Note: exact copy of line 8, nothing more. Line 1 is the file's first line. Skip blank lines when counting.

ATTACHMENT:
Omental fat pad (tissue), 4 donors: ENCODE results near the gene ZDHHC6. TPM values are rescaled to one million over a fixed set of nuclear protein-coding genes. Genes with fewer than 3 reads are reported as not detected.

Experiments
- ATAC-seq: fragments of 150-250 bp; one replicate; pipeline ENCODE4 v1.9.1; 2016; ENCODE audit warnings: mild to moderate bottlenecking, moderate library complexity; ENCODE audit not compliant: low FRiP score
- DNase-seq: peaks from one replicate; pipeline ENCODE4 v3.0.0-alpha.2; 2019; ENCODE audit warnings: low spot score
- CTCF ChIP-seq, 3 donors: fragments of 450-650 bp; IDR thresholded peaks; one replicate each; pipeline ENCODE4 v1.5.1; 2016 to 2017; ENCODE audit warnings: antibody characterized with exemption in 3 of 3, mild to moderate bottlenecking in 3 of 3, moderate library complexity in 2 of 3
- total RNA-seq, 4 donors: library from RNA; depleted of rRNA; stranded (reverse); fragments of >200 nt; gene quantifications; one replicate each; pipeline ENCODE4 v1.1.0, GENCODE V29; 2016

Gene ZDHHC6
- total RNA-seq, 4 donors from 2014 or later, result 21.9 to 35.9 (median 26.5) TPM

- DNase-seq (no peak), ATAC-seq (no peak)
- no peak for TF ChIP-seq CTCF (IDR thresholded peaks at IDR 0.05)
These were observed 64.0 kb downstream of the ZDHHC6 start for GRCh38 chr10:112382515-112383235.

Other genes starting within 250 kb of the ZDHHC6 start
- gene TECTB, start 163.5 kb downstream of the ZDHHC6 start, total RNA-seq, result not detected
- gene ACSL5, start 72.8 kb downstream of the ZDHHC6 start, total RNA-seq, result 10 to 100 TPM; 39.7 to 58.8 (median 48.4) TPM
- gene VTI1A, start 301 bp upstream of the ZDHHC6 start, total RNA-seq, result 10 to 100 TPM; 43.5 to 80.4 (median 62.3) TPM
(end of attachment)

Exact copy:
- total RNA-seq, 4 donors from 2014 or later, result 21.9 to 35.9 (median 26.5) TPM